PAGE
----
More Than One Way to be a Winner


12838011222010022905This past weekend, 330 wrestlers from all over the country competed in the 2017 NCAA Championship Tournament. My favorite college wrestling team, Penn St., won the team title by a large margin, helped by the strength of five individual champions. The Penn St. wrestler who impressed me most this year, however, never stepped on the mat at Nationals. He was the one Nittany Lion who did not qualify for the tournament. His name is George Carpenter.

George is a sophomore from Chapel Hill, NC where he had a decent amount of success as a high school wrestler. Now, he just completed his red shirt sophomore year at Penn St. and, to put it honestly, he didn’t have as much success. For the second year in a row, he finished with a losing record.

See, wrestlers have many names for a teammate like George — sacrificial lamb, fill-in, spot holder, etc. On a team of stars and superstars, George was an also ran, but I loved to watch him every time he took the mat for one simple reason, he never quit. Most matches I saw George wrestle in, he was noticeably smaller and less muscular than his opponents. I would imagine many of them looked across the mat and figured George for an easy out. They took him for a “fish” and that is where they were greatly mistaken.

George Carpenter might not have had the flashiest moves or the biggest muscles. He might not have been competing under the highest expectations. Still, every time I watched him, he was always the first back to center mat on a restart. He would run back to the middle. He never played the edge of the mat and he never, ever backed down from an opponent. I saw him fight off his back and not get pinned. More than once he saved bonus points from going against his team because he was so tenacious he kept the score down so the other guy couldn’t get a major decision or a technical fall. Maybe he wasn’t supposed to win. Maybe he didn’t get his arm raised much, but he always did what his coaches asked of him which was to go out and wrestle hard. I admire him for that.

Years ago, I was an assistant wrestling coach at the high school where I taught. We had a wrestler like George. Actually, to be honest, compared to Nathan, George was more like an Olympic gold medalist. Nathan loved wrestling and he put his heart and soul into the sport. He ran sprints harder than anyone, he drilled during water breaks, and he always asked how he could get better. Unfortunately, God had completely overlooked Nate when He was doling out physical gifts.

Nate was short, a little slow on his feet, and possessed the saddest physique I have ever seen. His chest was literally concave. As the head coach put it, Nate didn’t have any “bumps” on his arms. He was the least gifted athlete I have ever coached or even seen. Still, he loved the sport of wrestling and due to several quirks in the weight classes, he was almost always in the starting line up.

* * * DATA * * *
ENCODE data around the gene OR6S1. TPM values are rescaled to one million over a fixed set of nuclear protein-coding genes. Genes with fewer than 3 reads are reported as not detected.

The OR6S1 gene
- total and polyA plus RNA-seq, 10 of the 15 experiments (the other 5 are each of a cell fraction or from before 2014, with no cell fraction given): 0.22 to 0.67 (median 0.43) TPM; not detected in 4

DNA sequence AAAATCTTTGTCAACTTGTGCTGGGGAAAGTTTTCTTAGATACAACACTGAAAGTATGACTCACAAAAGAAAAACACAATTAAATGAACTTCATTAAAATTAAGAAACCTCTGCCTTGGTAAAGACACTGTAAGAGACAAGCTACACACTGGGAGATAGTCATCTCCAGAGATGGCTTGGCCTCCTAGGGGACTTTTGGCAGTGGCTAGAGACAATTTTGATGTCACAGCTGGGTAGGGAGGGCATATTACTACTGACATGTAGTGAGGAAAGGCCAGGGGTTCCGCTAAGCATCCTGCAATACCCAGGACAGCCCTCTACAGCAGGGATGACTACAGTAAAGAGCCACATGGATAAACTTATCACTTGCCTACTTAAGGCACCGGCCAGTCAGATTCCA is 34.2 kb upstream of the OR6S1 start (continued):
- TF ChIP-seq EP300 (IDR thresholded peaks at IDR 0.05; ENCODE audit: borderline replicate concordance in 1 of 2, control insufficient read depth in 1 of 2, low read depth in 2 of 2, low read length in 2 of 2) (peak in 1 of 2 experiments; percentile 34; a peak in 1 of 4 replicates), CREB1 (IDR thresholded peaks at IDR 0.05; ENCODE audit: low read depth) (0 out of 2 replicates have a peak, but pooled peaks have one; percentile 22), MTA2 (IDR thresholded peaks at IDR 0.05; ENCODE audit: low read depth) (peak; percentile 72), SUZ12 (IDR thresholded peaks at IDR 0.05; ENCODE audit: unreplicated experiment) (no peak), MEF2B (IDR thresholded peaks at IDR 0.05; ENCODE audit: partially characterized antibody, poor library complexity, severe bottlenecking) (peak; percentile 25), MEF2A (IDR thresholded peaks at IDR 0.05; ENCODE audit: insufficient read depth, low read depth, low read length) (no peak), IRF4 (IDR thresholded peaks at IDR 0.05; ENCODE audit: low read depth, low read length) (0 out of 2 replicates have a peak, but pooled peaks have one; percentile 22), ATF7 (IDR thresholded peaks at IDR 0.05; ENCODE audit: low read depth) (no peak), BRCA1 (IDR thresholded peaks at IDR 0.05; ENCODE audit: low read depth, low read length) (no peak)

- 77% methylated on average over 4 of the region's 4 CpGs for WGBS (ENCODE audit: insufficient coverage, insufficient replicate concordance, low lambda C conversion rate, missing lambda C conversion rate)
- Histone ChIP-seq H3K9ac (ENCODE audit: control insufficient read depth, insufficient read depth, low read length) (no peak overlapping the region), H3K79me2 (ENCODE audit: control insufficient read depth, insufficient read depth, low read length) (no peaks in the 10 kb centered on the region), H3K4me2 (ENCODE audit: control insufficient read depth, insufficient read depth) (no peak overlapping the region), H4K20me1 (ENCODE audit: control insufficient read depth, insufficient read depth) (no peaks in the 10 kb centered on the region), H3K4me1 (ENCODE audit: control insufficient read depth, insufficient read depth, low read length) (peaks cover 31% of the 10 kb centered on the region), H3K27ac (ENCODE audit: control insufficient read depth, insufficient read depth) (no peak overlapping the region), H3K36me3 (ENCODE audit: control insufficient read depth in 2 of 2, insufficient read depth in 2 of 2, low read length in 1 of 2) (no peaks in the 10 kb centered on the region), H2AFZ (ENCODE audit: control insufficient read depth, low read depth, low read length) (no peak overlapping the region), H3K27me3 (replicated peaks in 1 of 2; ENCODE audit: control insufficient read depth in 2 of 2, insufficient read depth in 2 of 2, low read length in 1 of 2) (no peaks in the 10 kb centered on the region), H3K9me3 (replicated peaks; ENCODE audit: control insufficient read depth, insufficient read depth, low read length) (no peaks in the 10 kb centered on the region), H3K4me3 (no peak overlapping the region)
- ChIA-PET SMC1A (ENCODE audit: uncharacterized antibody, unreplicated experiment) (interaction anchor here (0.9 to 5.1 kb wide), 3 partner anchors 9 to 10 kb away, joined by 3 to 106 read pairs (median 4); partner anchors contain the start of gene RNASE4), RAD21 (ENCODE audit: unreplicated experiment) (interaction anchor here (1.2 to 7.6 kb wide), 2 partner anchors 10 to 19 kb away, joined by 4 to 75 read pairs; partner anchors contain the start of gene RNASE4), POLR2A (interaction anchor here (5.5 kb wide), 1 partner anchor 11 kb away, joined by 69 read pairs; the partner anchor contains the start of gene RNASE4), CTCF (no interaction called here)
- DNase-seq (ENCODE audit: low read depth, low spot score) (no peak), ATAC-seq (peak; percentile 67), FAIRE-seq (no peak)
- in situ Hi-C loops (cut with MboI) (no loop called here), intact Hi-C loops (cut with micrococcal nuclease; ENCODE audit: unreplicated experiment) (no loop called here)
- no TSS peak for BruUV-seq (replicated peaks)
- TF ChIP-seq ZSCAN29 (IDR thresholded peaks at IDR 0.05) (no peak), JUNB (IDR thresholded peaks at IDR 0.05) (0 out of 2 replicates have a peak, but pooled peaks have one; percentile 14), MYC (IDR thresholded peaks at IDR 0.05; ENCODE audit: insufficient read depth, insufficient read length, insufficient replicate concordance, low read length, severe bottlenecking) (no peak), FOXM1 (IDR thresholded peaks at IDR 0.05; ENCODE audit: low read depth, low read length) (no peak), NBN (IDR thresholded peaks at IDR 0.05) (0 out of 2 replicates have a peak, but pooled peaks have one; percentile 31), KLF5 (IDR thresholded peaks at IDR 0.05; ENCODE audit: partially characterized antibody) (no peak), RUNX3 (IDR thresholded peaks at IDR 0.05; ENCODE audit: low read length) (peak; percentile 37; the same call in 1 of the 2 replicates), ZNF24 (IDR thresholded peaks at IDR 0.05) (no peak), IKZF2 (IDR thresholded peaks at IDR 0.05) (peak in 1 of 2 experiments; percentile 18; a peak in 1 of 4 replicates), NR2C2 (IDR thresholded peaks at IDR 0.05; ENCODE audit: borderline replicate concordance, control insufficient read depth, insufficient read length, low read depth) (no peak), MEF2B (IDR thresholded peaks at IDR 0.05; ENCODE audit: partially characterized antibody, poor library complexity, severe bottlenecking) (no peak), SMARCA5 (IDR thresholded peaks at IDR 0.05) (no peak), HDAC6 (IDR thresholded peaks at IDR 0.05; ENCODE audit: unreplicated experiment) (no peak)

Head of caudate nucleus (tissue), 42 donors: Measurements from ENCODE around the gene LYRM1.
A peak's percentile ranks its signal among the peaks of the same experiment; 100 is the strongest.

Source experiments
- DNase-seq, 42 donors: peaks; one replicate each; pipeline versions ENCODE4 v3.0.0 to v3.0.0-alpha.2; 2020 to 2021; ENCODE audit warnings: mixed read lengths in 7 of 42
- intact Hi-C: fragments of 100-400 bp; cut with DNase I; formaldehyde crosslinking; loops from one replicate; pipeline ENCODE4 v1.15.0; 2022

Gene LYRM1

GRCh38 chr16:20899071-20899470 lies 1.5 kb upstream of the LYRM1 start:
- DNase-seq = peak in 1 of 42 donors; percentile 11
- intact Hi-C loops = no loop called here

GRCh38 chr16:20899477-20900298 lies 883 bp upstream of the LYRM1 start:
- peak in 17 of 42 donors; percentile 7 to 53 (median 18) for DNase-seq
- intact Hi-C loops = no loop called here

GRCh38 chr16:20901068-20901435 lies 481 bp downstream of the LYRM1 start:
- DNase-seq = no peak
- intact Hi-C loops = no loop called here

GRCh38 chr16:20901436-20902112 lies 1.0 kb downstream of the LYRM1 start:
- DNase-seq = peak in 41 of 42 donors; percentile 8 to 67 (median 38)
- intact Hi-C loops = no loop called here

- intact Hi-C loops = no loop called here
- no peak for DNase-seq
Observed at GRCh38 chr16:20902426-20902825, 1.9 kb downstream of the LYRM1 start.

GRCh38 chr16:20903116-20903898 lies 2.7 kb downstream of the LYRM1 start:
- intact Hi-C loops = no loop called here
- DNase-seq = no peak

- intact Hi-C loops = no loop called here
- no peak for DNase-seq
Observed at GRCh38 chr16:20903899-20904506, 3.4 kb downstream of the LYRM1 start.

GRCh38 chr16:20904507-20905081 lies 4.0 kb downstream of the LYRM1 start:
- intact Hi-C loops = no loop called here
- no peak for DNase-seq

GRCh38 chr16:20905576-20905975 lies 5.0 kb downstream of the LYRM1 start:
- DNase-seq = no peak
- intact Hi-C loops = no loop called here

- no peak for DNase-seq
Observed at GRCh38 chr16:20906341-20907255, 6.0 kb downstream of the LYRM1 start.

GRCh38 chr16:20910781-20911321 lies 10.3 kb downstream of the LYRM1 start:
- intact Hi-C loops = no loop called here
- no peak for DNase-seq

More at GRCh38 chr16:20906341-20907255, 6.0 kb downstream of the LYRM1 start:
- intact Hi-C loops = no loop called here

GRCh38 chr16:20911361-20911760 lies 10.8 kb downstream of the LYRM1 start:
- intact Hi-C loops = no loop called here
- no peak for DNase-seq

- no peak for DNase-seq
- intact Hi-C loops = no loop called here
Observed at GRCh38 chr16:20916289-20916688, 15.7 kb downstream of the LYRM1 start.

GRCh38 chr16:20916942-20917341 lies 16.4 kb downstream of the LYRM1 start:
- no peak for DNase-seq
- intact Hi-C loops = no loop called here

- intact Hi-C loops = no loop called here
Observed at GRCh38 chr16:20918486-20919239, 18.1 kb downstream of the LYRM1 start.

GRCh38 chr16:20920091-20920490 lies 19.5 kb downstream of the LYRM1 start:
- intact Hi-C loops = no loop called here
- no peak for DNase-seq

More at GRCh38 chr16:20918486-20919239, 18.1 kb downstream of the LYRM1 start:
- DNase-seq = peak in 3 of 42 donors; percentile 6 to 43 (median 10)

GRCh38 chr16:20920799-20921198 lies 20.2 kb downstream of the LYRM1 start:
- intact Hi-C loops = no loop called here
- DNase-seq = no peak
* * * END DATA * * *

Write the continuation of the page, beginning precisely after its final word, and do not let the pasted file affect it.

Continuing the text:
For four years I watched Nate go out every match and lose. It was actually a surprise when he showed up the first day of practice his sophomore year after getting pinned some twenty times straight as a freshman. I was flabbergasted when he showed up for his junior season after his sophomore campaign was more of the same and I must admit I figured the boy was a bona fide masochist when he came out his senior year still having never won a match.

He was one of our three captains his senior year representing the lowest weights. He earned the spot through his tenacity and spirit. I couldn’t have done what he did. I wrestled in high school and I wasn’t good, but I still managed to put together some wins by my sophomore year and I actually finished second in the region my junior year. We don’t talk about my senior year when the weight classes changed. I know for a fact if my seasons had been as futile as Nate’s, I would have called it quits after my sophomore year.

Nate never quit. Match after match he would lose, more often than not by pin and he would always politely shake his opponent’s hand and come over to the bench. He’d put on his warm ups and go off by himself for a few minutes before coming back to cheer on the rest of the team. He was always right there on the edge of the mat willing his teammates to do what he seemingly could not. For that, the other boys respected him. He was their captain and they wanted to see him win as badly as the rest of us.

I’d love to say this story has a happy ending and Nathan broke through his senior year and won the region on the way to a state championship, but life doesn’t usually play out like a Hollywood movie. Nate’s overall record for four years of wrestling was 0 for forever. He never got his hand raised in victory. Yet, in some ways, Nathan won honors others never could. At least he was on the mat. He was IN THE GAME. Granted, he wasn’t so good at the game, but he never gave up on doing what he loved and next to his name in his senior yearbook is the notation “Wrestling 9,10,11,12 Letterman 9,10,11,12 Captain 12” which is more than many of his classmates had by their names in that same yearbook.

So raise a glass to the Nathans and the Georges of the world. They may not be champions at their chosen sports, but they are winners at life. Maybe they never got or never will get a trophy, but they made memories and they were true to themselves and in this world today if you can manage that, you’ve done a great thing.

Love y’all and keep those feet clean.

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